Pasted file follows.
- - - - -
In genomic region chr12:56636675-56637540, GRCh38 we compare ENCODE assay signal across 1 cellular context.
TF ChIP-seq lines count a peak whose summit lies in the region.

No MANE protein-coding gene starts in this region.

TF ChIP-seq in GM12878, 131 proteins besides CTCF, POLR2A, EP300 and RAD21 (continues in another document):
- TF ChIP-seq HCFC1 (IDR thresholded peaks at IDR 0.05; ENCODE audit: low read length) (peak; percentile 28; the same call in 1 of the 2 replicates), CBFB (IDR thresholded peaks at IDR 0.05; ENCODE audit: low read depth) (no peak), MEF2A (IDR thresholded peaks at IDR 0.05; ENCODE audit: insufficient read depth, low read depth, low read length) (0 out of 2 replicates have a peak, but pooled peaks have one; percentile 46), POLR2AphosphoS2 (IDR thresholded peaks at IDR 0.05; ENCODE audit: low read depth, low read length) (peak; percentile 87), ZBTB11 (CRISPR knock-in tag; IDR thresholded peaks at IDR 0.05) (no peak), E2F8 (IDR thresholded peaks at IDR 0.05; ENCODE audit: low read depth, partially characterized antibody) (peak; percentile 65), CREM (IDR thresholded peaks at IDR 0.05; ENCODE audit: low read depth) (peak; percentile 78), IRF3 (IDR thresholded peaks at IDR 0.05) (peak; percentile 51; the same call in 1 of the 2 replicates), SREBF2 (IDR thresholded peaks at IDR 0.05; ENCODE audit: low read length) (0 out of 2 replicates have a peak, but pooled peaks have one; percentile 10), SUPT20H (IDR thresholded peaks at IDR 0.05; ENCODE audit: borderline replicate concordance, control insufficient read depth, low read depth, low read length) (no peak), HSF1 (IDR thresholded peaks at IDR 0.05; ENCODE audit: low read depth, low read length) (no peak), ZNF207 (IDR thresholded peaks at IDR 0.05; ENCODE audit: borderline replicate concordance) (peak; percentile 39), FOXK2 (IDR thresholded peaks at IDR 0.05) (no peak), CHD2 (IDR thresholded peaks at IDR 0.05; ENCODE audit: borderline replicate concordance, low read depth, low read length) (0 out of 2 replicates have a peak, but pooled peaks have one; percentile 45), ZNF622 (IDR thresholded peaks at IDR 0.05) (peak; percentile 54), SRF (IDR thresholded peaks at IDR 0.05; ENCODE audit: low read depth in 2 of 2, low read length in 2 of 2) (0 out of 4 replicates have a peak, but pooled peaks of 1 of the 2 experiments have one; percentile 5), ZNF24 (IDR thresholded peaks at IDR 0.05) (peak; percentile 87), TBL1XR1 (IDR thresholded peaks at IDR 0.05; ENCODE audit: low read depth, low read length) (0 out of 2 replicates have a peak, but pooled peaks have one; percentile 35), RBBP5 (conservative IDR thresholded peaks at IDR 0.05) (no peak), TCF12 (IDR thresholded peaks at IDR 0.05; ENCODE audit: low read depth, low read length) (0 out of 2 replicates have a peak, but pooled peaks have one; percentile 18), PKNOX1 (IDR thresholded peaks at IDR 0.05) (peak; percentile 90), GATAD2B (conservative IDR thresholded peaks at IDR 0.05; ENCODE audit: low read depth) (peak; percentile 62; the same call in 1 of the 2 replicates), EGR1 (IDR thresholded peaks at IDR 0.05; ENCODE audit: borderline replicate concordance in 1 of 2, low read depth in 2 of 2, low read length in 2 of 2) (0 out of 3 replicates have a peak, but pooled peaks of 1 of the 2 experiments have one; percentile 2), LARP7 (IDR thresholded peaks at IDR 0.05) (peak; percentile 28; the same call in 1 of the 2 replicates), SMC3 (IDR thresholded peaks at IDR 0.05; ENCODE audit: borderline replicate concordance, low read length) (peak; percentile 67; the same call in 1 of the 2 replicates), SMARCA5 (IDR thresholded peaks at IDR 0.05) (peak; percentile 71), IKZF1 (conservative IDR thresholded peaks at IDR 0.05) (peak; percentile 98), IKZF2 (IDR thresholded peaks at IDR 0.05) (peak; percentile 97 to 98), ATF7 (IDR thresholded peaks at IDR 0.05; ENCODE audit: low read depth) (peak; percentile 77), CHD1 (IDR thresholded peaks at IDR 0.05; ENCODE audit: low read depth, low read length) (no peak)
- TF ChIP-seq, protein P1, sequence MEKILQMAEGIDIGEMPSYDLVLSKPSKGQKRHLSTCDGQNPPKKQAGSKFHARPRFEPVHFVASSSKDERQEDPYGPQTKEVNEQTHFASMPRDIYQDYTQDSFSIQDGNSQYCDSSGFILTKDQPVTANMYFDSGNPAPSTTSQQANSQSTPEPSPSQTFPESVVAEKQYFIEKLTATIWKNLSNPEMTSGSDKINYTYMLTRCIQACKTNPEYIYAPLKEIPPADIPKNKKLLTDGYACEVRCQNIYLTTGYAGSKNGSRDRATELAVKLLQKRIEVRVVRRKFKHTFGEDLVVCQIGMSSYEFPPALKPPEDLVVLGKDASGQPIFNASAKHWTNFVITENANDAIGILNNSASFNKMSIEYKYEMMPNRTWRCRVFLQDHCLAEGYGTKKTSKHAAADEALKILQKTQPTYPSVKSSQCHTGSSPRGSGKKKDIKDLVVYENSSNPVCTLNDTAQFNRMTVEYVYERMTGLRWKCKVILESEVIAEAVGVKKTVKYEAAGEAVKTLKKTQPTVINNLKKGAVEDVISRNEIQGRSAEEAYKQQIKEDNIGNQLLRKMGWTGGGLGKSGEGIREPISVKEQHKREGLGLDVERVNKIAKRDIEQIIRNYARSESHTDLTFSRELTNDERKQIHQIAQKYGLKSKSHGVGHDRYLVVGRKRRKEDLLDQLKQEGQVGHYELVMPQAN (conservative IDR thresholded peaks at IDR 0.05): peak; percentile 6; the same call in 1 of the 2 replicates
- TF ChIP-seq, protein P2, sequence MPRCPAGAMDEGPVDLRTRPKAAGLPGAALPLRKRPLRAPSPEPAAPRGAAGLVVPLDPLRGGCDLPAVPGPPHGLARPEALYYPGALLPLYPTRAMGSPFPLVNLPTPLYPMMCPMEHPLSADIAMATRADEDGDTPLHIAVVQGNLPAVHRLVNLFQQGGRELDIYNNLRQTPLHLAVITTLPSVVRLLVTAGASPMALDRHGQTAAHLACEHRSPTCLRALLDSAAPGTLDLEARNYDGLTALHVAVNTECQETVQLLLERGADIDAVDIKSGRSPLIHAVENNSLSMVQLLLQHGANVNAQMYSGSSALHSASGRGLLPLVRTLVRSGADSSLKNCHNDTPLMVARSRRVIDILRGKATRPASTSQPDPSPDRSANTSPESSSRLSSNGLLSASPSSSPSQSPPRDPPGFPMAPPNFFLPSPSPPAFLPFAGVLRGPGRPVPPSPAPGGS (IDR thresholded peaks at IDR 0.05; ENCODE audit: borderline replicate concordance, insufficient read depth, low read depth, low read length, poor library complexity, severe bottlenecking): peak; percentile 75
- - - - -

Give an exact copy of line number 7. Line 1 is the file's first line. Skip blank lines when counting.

- TF ChIP-seq, protein P2, sequence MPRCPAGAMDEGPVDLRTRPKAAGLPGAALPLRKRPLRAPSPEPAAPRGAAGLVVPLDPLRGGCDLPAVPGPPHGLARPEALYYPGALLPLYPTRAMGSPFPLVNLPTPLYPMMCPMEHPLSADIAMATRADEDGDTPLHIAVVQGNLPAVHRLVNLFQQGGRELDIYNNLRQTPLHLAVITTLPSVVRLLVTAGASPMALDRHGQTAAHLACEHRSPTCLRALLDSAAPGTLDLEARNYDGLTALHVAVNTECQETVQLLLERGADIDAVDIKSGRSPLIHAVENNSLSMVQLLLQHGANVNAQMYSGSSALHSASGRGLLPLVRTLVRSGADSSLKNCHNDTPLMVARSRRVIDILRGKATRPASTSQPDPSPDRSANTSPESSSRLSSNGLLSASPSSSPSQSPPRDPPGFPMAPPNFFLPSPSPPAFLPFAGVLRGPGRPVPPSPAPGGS (IDR thresholded peaks at IDR 0.05; ENCODE audit: borderline replicate concordance, insufficient read depth, low read depth, low read length, poor library complexity, severe bottlenecking): peak; percentile 75